I love the cover of Barbara Lehman's upcoming picture book, Rainstorm. I requested a review copy from Houghton Mifflin, without more than a vague familiarity with the author, mainly because the cover was so appealing. Slanting, elongated raindrops that you can only see when you hold the book at a certain angle to the light. A moody purple sky. A boy, wearing a tie, looking out of the window of an old-fashioned mansion. Blue sky and clouds visible in the background of the child's window (inside the house). Compelling. Mysterious. I had to have it. And it lived up to my expectations.
Rainstorm is a wordless picture book aimed at four to eight year olds. It tells the story of a boy who lives in a fine mansion, but has no one to play with. The boy's clothing (short pants and a tie) and toys suggest that the story is set sometime in the past, perhaps 100 years ago. One rainy day, as the boy is wandering, bored and aimless, around his house, he finds a mysterious key. After trying the key in various locks, he has success with an old steamer trunk. He finds a gateway to an unexpected adventure, and makes several new friends. This story isn't fantasy. His adventure is possible, albeit improbable, reminding me of an Enid Blyton or Frances Hodgson Burnett story (though with the modern multi-cultural aspect that his friends aren't all white).
The illustrations in Rainstorm, while not overly detailed, convey everything that we need to know. Some of the pictures are full-page, while others are smaller insets, indicating more rapid action sequences. The children's faces are simple, almost smiley-face like, with dots for eyes. All the hints that we have about what the kids are thinking come from their mouths (smiling or not), and from their posture and gestures. The wealthy boy slumps forward with boredom early in the book, puts a hand in front of his mouth when he accidentally kicks a ball down the stairs, and squares his shoulders when summoning bravery. It's the ultimate application of "show, don't tell".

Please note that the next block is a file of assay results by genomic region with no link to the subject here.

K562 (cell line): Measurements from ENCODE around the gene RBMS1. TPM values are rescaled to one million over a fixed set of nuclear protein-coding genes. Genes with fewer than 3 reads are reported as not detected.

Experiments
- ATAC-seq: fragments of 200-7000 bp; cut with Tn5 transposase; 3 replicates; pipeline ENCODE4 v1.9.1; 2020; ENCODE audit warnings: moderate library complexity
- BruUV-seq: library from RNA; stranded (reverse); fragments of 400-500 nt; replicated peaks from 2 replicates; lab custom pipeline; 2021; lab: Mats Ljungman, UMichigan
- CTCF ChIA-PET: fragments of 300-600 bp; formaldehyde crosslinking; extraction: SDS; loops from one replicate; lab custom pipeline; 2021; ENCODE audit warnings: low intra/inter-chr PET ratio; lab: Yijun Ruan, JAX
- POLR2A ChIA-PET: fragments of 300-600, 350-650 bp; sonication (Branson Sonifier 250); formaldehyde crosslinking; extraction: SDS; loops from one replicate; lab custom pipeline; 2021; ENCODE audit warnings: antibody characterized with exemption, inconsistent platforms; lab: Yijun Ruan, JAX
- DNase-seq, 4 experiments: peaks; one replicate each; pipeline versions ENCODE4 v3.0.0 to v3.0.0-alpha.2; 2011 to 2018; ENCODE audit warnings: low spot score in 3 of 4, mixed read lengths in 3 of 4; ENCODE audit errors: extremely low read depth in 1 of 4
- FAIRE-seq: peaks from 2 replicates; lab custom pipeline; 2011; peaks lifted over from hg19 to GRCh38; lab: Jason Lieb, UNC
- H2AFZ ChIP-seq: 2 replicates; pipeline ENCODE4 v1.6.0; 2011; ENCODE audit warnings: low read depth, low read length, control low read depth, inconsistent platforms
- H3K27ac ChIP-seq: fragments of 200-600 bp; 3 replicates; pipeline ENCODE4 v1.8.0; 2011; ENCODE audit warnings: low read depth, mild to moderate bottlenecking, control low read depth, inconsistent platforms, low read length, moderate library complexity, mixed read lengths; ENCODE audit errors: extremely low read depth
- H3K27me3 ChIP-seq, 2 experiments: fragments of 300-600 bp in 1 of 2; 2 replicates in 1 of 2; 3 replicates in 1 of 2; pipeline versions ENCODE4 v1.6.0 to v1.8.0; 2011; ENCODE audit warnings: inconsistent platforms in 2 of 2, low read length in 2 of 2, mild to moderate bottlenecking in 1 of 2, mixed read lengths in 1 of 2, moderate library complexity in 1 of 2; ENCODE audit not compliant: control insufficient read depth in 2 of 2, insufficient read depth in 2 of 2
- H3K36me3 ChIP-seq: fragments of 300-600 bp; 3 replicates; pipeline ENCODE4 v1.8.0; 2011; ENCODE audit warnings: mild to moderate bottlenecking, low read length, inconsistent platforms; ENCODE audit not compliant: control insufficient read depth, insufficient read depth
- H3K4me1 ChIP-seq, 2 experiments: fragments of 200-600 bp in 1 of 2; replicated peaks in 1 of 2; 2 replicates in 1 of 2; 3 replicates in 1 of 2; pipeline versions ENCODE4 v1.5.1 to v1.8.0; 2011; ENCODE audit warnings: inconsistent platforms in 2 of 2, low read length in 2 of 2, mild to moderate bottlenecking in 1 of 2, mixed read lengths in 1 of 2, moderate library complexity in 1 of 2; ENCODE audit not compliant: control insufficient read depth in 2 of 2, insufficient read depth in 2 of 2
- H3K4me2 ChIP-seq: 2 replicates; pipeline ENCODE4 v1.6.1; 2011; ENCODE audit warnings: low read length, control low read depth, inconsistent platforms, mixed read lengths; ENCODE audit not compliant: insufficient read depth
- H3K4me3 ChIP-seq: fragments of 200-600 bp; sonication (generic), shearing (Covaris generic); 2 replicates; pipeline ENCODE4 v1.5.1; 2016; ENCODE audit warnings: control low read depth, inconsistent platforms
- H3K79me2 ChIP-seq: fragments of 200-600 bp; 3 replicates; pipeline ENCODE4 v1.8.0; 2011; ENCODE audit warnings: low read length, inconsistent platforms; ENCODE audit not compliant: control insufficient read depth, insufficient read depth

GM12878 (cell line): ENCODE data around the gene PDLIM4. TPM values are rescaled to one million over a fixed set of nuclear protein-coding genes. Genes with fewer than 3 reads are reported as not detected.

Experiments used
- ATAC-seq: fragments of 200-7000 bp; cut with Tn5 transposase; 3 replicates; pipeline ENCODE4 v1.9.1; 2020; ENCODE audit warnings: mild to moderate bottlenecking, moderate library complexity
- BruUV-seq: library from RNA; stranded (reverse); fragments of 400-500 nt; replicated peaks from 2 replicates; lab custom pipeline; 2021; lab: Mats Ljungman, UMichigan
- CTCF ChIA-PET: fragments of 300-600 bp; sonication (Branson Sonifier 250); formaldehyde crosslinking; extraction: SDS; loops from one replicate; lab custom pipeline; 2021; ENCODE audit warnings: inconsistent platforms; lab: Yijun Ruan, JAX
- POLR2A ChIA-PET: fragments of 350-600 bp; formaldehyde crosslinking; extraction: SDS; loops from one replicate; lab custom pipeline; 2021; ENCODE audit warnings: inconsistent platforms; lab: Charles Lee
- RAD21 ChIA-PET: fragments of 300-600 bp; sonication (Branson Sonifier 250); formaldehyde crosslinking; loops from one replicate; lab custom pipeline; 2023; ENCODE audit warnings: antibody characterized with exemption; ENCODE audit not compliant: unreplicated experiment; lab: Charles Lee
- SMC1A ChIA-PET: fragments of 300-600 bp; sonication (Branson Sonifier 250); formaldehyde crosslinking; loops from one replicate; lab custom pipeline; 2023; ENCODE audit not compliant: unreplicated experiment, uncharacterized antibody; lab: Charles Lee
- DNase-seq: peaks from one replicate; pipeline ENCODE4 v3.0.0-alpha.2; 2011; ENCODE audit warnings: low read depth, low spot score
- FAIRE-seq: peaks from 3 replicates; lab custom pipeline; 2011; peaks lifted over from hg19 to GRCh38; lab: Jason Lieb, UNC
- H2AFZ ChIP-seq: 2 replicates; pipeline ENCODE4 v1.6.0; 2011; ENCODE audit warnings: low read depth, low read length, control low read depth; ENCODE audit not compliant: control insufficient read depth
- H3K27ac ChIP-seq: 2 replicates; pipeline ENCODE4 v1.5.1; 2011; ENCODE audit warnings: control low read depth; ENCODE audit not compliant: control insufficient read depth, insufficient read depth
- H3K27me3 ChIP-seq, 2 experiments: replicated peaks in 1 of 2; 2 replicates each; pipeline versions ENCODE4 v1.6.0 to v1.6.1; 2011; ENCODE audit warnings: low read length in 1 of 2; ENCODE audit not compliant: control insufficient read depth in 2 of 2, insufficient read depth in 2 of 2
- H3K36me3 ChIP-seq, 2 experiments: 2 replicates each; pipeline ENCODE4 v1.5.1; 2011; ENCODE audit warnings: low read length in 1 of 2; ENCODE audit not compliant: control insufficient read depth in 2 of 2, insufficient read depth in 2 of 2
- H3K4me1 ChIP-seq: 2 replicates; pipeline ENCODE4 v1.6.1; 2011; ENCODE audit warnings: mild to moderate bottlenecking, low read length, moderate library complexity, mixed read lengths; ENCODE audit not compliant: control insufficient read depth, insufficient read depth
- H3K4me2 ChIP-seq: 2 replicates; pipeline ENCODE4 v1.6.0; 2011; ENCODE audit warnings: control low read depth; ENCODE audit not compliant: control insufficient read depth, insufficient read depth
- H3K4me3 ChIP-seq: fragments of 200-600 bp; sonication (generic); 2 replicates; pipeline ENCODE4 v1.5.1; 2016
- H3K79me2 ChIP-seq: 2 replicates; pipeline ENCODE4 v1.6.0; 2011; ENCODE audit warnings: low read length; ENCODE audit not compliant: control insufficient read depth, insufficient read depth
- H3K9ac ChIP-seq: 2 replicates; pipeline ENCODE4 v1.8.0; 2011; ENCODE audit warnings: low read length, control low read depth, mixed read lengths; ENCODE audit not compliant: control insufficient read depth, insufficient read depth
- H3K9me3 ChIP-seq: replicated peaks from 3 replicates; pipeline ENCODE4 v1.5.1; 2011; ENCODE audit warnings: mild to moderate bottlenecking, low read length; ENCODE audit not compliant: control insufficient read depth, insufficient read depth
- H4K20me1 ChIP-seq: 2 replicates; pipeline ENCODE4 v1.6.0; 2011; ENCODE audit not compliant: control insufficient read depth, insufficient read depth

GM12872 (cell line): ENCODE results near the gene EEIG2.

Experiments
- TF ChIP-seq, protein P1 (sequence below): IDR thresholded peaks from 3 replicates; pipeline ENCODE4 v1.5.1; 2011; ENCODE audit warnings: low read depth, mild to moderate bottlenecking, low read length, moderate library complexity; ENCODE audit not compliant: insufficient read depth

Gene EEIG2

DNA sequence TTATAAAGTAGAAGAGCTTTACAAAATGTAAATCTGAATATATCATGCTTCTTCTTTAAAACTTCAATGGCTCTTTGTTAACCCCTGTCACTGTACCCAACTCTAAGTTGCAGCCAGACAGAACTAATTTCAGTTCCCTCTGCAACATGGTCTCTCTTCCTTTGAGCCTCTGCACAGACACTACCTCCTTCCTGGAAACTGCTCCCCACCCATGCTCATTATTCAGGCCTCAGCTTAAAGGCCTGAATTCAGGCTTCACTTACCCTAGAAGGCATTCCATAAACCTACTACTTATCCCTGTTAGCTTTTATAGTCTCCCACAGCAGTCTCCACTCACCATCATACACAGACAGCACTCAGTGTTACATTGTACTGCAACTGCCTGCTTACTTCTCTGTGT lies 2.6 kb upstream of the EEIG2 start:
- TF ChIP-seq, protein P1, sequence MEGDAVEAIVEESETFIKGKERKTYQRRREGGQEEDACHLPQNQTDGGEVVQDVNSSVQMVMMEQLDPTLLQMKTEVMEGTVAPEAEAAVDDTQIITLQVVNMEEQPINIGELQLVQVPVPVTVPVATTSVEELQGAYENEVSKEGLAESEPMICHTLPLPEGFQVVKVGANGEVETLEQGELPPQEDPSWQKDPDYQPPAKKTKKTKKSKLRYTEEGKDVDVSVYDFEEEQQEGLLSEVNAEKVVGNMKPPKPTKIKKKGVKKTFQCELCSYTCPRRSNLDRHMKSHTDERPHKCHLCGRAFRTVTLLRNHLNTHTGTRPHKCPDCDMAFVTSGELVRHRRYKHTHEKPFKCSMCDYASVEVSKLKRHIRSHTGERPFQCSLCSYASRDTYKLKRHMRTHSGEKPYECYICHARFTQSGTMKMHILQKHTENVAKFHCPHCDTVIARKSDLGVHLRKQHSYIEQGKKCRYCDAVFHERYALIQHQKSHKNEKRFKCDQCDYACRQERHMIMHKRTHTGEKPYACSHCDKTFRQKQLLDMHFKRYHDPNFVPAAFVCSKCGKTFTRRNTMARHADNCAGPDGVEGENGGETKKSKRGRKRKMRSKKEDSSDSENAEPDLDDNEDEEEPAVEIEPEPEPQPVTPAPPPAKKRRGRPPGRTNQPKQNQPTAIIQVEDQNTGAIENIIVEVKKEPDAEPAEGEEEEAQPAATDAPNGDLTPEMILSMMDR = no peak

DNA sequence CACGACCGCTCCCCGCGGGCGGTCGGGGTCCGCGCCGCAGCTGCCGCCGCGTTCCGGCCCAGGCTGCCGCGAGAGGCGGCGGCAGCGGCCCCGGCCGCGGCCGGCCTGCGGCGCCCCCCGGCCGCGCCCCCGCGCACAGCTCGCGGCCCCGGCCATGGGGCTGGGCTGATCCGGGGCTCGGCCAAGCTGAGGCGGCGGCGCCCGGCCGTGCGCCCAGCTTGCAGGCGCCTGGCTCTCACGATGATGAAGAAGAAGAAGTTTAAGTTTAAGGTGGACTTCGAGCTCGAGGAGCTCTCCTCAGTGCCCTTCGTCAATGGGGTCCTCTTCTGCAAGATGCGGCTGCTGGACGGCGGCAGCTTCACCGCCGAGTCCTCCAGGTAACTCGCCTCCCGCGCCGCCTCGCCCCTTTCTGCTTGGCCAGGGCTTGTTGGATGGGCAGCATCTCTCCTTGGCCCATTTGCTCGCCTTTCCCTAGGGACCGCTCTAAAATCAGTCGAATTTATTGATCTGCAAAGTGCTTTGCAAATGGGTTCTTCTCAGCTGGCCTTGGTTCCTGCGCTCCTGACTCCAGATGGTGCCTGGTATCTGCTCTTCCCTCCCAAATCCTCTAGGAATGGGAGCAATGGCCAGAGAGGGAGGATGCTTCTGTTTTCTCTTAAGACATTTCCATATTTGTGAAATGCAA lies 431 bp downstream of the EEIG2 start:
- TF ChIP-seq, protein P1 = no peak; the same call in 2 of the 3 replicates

The other thing that is shown, without being told in words, is the children's indifference to the class and race differences between them. We can see, when the protagonist visits his new friends, that they have scarcely any toys, and run around barefoot. The other boy has shelves full of toys, and is waited on by servants. The friends eat bread and jam, with the knife stuck in the jam jar on the table, while the boy eats at a table littered with silver. And none of it matters - they're happy to play together.
This is one of those books that makes the reader, a child of any age, want to step inside the book, and take part in the adventure. I laughed with surprise when the boy found out where the key led, and I'm certain that kids will love it. Rainstorm will make an excellent early step along a journey that can continue through the works of Edward Bellairs, Franklin W. Dixon and Carolyn Keene, and on up to Philip Pullman and Rick Riordan. Highly recommended for four to eight year olds and their suspense-loving older friends.
Author: Barbara Lehman
Publisher: Houghton Mifflin
Original Publication Date: April 2007
Age Range: 4-8
Source of Book: Review copy from the publisher
Other Blog Reviews: Pixie Stix Kids Pix. LibrariAnne is also anxious to read this one, but hasn't reviewed it yet.
© 2009 by Jennifer Robinson of Jen Robinson's Book Page. All rights reserved.